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Semiconductor controlled rectifier

Construction:
The SCR is a four-layer, three-junction and a three-terminal device. The end
P-region is the anode, the end N-region is the cathode and the inner P-region
is the gate. The anode to cathode is connected in series with the load circuit.
Essentially the device is a switch. Ideally it remains off (voltage blocking
state), or appears to have an infinite impedance until both the anode and gate
terminals have suitable positive voltages with respect to the cathode terminal.
Working:
In absence of external bias voltages, the majority carrier in each layer diffuses
until there is a built-in voltage that retards further diffusion. Some majority
carriers have enough energy to cross the barrier caused by the retarding
electric field at each junction. These carriers then become minority carriers
and can recombine with majority carriers. Minority carriers in each layer can
be accelerated across each junction by the fixed field, but because of absence
of external circuit in this case the sum of majority and minority carrier
currents must be zero.
A voltage bias, as shown in figure, and an external circuit to carry current
allow internal currents which include the following terms:

Forward blocking mode:


In this case junction J1 and J3 are forward biased
while J2 is reversed biased due to which only a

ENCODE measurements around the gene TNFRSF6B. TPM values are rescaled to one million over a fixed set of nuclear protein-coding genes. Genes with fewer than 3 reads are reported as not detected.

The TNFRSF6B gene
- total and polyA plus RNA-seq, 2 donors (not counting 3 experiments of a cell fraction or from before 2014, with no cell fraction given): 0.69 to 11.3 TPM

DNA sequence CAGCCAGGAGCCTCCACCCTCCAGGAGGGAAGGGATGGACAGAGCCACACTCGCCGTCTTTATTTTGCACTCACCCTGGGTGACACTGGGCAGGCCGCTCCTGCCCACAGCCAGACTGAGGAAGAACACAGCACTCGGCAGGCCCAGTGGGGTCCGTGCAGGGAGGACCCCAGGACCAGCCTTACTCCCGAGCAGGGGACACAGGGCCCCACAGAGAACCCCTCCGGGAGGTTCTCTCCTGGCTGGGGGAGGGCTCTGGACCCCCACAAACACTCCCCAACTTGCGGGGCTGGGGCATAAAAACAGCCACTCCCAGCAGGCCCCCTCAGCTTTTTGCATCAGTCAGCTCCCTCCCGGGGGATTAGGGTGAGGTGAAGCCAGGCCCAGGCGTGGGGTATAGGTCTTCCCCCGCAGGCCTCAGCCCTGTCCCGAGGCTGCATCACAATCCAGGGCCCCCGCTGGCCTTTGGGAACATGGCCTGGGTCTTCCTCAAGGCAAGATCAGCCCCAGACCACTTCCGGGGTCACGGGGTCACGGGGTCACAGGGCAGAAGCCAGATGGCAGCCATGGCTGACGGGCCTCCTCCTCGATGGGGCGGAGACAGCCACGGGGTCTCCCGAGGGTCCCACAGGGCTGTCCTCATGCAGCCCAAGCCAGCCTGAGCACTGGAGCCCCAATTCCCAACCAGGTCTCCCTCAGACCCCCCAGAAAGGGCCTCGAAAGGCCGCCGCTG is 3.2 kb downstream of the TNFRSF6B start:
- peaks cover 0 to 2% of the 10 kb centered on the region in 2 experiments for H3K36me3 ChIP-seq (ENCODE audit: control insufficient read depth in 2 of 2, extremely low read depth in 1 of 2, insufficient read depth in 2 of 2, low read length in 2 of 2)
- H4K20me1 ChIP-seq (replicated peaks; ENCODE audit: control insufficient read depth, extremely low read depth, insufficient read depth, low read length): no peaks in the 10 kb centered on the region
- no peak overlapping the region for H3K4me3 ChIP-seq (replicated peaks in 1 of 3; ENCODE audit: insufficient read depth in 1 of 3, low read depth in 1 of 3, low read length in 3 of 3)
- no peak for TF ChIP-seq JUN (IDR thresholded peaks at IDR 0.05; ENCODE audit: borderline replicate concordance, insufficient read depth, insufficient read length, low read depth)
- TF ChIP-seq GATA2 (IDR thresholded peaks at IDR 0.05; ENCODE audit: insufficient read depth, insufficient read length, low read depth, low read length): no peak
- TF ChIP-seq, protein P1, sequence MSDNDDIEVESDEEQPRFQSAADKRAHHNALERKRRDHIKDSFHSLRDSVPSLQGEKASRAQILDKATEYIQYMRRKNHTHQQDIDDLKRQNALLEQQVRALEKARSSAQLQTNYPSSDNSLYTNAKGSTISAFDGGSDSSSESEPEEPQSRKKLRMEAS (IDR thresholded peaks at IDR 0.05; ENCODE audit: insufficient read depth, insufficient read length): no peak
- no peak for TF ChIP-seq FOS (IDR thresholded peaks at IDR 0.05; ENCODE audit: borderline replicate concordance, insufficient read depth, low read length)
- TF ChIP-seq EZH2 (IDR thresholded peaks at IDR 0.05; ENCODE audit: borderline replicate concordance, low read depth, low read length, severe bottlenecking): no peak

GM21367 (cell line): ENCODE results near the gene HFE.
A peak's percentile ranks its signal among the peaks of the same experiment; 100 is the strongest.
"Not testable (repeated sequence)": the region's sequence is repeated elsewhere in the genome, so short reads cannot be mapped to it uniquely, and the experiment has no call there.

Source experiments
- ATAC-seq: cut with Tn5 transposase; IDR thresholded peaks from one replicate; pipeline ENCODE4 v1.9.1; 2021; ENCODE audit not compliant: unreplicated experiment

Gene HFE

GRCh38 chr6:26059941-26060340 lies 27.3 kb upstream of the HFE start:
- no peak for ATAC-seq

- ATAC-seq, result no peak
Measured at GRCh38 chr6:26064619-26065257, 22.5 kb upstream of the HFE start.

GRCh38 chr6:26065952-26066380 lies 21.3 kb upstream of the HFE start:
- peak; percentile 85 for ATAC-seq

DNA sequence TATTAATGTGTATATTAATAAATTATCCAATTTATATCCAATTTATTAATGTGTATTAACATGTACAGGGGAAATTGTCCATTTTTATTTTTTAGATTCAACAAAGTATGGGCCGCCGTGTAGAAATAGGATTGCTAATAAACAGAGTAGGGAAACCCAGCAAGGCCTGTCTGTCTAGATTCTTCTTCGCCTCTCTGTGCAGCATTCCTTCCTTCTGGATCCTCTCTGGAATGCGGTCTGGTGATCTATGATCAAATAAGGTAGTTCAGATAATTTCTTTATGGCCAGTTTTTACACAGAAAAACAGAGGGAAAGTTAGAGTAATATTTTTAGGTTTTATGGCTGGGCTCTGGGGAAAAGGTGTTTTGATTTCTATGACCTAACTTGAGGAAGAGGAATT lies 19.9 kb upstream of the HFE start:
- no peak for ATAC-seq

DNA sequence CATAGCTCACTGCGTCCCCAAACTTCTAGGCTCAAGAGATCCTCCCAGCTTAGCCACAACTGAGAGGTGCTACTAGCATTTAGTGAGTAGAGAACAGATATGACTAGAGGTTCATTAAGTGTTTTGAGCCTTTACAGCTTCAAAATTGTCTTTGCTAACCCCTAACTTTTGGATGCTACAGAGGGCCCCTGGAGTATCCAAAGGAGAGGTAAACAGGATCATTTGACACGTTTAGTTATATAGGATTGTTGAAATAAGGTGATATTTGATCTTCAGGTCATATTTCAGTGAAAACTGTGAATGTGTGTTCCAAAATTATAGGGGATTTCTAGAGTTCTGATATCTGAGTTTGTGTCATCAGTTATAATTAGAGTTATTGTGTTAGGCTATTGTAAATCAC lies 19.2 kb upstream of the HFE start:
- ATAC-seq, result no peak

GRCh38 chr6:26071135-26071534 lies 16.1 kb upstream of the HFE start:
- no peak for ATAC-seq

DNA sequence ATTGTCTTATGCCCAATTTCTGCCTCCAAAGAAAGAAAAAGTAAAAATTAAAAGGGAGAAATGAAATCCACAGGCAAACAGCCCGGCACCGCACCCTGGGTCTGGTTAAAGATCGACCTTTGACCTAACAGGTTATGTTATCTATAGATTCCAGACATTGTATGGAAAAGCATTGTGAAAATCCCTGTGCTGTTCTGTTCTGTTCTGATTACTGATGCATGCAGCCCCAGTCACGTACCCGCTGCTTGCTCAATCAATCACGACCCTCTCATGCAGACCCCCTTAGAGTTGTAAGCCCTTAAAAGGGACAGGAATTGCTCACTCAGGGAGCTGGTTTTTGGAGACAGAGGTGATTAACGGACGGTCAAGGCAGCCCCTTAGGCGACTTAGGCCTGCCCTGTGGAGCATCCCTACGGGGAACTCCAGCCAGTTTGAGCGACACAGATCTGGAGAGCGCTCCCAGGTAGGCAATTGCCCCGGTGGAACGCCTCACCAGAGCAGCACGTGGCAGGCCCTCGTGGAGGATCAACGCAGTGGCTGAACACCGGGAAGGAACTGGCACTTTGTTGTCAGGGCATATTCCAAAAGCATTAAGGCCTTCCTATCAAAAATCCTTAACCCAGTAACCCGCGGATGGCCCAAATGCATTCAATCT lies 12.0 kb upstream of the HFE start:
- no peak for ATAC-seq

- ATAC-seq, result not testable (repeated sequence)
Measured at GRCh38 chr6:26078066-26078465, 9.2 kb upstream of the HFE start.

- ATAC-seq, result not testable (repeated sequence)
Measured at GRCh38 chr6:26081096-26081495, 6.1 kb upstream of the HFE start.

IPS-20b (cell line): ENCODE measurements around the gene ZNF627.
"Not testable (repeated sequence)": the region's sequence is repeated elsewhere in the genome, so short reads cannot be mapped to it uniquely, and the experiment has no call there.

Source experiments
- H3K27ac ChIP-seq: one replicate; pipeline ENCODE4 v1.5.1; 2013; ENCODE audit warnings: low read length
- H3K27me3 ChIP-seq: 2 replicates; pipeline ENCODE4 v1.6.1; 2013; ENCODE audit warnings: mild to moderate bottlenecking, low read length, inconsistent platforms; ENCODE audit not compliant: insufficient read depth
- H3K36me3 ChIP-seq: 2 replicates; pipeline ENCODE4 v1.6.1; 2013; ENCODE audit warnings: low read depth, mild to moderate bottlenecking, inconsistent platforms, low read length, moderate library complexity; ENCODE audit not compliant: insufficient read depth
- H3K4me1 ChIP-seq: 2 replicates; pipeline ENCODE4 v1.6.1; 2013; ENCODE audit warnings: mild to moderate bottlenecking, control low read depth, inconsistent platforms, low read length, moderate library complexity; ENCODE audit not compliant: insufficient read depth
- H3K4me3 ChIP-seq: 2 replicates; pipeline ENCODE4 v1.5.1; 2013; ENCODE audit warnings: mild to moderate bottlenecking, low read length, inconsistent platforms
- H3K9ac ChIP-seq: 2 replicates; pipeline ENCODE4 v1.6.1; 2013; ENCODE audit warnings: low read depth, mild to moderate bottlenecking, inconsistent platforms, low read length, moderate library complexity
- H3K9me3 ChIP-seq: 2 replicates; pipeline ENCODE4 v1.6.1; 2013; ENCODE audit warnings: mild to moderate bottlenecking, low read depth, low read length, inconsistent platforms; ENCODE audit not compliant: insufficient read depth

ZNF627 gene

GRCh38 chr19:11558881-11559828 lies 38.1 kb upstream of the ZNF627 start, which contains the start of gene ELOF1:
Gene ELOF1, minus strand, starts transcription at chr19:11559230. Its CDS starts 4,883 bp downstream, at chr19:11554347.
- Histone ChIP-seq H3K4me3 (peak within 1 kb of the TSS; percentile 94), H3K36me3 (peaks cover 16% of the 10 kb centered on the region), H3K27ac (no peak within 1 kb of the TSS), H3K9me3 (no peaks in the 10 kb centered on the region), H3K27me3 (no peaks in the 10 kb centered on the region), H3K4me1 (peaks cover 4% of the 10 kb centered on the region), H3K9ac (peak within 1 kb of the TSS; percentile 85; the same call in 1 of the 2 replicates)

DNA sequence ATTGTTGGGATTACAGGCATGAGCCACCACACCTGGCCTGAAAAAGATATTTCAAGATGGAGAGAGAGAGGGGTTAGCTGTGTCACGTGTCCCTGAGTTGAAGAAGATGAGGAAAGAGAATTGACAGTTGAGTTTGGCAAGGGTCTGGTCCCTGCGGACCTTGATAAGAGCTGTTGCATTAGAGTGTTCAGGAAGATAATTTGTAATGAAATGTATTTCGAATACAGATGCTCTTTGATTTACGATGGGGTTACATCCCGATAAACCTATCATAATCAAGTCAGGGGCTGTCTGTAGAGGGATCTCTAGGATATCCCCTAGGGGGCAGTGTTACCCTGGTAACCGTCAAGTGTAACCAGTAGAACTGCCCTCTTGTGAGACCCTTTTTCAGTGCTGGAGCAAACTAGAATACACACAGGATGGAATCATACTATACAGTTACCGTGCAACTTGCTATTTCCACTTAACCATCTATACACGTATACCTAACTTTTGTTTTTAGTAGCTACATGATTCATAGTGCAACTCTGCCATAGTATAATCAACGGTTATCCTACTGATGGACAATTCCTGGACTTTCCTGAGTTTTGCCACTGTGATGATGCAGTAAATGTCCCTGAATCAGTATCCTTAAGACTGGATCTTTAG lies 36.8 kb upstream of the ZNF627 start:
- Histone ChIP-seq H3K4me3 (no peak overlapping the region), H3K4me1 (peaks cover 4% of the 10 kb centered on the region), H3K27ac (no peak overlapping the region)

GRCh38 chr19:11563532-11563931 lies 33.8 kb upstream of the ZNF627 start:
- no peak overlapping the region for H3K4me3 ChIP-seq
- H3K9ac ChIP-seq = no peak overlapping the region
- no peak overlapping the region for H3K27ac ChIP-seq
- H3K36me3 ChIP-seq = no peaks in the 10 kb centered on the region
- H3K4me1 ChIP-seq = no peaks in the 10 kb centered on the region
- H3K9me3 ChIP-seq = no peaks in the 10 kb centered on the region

small leakage current flows from anode to cathode
till applied voltage reaches it break over value at
which J2 undergoes avalanche breakdown and at
this break over voltage it starts conducting but
below break over voltage it offers very high
resistance to the flow of current through to it and
said to be in off state.

Fig 1: Forward blocking

Forward Conduction mode


In this mode (Fig 2:), thyristor conducts currents
from anode to cathode with a very small voltage
drop across it. A thyristor is brought from forward
blocking mode to forward conduction mode by
turning it on by exceeding the forward break over
voltage. In this mode, thyristor is in on-state and
behaves like a closed switch.
In conduction mode, anode current is limited by
load impedance alone as voltage drop
across SCR is quite small. This small voltage drop
vT across the device is due to ohmic drop in the
four layers.
Reduce the current flowing through it below a
minimum value called holding current.
By applying a gate pulse between gate and cathode
the value of the forward break over voltage can be
reduced in addition to that on applying a negative

pulse at gate which will bring it in off state


instantaneously

Fig 2: Forward Conduction

Reverse blocking mode


When cathode is made positive with respect to
anode with switch S open, thyristor is reverse
biased as shown in Fig 3. Junctions J1 J3 are seen to
be reverse biased whereas junction J2 is forward
biased. The device behaves as if two diodes are
connected in series with reverse voltage applied
across them.
A small leakage current of the order of a few
milliamperes (or a few microamperes depending
upon the SCR rating) flows. This is reverse blocking
mode, called the off-state, of the thyristor. If the
reverse voltage is increased, then at a critical
breakdown level, called reverse breakdown voltage
VBR, an avalanche occurs at J1 and J3 and the
reverse current increases rapidly.

Fig 3: Reverse blocking


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